Trump reveals first slate of judicial nominees

President Trump on Monday released his first batch of judicial nominees as he seeks to make his mark on the federal court system.

Trump is nominating 10 judges, including two candidates he had previously floated for the Supreme Court, Joan Larsen and David Stras.

Larsen, a judge on the Michigan Supreme Court, is being nominated for the 6th U.S. Circuit Court of Appeals, while Stras, a judge on the Minnesota Supreme Court, has been tapped for the 8th Circuit.

Trump also tapped Amy Coney Barrett, a law professor at Notre Dame University Law School, for the 7th Circuit Court of Appeals; John Bush, a partner in the Lousiville office of Bingham Greenebaum Doll LLP, for the 6th Circuit; and Alabama Appellate lawyer Kevin Newsom for the 11th Circuit Court of Appeals. 

Idaho trial court judge David Nye was nominated to fill the vacancy on the federal district court for the District of Idaho, while Scott Palk, the assistant dean for students and assistant general counsel at the University of Oklahoma College of Law in Norman, was named for the federal district court for the Western District of Oklahoma. 

Trump also chose Damien Schiff, a senior attorney at the California-based Pacific Legal Foundation, to fill a vacancy on the U.S. Court of Federal Claims.

He also selected Dabney L. Friedrich of Washington, D.C., to serve as a district judge on the U.S. District Court for the District of Columbia, and Terry F. Moorer of Alabama to serve as a district judge on the U.S. District Court for the Middle District of Alabama.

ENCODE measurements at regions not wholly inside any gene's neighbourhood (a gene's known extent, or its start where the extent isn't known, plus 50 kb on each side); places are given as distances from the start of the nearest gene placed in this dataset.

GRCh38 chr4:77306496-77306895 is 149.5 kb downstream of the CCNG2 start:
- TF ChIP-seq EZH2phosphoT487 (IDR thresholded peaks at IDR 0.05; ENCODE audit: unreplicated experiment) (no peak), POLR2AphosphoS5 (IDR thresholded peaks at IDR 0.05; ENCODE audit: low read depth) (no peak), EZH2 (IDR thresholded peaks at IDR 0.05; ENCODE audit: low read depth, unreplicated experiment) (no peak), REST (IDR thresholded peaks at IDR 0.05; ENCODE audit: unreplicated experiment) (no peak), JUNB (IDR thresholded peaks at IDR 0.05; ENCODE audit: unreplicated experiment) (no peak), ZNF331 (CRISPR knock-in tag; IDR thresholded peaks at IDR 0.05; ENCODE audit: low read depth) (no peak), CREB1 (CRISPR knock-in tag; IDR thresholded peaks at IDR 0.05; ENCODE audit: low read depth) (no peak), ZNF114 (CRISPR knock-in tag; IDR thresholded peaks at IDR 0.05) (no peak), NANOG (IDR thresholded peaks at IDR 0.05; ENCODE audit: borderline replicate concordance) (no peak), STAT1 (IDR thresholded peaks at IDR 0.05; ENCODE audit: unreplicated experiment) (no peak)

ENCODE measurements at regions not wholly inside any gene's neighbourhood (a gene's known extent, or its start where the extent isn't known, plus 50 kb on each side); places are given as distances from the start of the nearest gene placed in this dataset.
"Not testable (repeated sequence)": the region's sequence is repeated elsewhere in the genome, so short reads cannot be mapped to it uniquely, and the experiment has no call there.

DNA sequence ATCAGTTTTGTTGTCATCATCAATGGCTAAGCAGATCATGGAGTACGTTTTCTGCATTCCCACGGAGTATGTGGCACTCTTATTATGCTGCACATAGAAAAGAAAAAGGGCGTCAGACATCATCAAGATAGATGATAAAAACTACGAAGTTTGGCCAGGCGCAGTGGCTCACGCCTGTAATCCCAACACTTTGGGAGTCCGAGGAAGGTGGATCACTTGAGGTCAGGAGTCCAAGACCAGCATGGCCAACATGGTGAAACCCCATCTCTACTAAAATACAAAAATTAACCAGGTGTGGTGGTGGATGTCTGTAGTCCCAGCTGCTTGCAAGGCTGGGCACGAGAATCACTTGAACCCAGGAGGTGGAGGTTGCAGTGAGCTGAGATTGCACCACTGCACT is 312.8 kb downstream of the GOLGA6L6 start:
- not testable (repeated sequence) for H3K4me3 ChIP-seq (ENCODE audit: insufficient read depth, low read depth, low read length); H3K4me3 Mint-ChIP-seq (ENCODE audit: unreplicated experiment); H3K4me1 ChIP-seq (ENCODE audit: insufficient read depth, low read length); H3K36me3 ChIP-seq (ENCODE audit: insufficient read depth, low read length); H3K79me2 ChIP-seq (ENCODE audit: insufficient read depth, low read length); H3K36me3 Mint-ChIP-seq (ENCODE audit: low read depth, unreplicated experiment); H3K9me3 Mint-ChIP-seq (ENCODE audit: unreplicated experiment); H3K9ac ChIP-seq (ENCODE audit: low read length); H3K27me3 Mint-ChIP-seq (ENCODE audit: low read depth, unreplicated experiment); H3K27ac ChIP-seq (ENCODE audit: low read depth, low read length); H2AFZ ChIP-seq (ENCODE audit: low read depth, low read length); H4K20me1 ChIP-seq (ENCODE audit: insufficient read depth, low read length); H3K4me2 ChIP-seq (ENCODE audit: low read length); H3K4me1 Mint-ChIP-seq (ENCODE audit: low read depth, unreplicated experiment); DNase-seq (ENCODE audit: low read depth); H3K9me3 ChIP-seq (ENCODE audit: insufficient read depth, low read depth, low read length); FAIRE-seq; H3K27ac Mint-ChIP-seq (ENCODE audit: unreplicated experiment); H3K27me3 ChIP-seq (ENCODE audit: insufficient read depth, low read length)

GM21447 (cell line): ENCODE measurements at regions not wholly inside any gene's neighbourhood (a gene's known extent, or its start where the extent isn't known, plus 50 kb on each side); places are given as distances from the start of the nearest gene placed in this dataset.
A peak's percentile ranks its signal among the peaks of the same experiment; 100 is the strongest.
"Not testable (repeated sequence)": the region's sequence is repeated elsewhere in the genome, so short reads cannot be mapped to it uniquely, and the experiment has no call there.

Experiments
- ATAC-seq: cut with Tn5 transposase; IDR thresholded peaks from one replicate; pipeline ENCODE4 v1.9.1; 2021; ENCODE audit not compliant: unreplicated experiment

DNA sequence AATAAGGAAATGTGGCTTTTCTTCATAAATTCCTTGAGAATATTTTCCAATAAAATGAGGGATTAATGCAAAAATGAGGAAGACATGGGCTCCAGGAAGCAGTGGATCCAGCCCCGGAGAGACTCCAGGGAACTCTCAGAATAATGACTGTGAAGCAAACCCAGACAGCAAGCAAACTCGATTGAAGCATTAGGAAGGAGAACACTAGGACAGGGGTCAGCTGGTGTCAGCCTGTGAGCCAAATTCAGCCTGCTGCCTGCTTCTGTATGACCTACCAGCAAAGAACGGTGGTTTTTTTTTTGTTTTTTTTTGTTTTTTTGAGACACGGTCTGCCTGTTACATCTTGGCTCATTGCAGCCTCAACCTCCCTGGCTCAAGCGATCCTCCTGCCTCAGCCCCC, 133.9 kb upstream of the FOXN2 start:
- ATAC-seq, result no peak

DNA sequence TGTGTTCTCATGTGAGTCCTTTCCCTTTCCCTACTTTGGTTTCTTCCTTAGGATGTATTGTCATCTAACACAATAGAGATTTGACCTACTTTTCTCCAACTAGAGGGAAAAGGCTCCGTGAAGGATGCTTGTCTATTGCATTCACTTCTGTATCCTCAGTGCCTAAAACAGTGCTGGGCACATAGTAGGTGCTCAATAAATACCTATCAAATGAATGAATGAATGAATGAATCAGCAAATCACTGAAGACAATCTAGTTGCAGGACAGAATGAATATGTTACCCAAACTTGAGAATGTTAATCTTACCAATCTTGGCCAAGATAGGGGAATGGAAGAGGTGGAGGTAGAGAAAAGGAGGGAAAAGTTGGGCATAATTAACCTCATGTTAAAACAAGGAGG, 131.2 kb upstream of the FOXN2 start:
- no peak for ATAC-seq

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White House press secretary Sean Spicer said the nominees were "chosen for their deep knowledge of the law" and their commitment to upholding constitutional principles.

The White House says more judicial nominees will be coming in the months ahead as the administration works to fill the more than 120 vacancies in the lower courts.

Conservatives praised Trump's choices.

"President Trump is building on the success of his nomination of Justice Gorsuch with an outstanding new slate of nominees for the lower federal courts,” said Carrie Severino, chief counsel and policy director for the Judicial Crisis Network.

"The nominees have stellar qualifications and a record of courageous commitment to the rule of law that will make them excellent additions to the federal bench. When it comes to fulfilling his campaign promise to appoint strong, principled judges, Trump is knocking it out of the park."

Elizabeth Slattery, a legal fellow at the Heritage Foundation, said the nominees are in line with the kind of judges Trump said he'd nominate — originalist, textualist judges who will be faithful to the Constitution and not interpret it as though they are legislators.

Liberal court watchers, meanwhile, expressed reservations with what they called “ultraconservative” nominees.

“Packing the federal courts with judges whose records suggest they want to weaken critical constitutional rights and legal protections would undermine the Constitution's promise of equal justice for all, and cause serious harm to millions of Americans,” said Nan Aron, founder and president of the Alliance for Justice.

“We will be scrutinizing all of the nominees' records carefully and urge senators to do the same.”

Trump had one judicial nominee pending before Monday. Amul Thapar, of the federal District Court for the Eastern District of Kentucky, is still waiting for the Senate to confirm him to the 6th U.S. Circuit Court of Appeals.

Updated 7:50 p.m.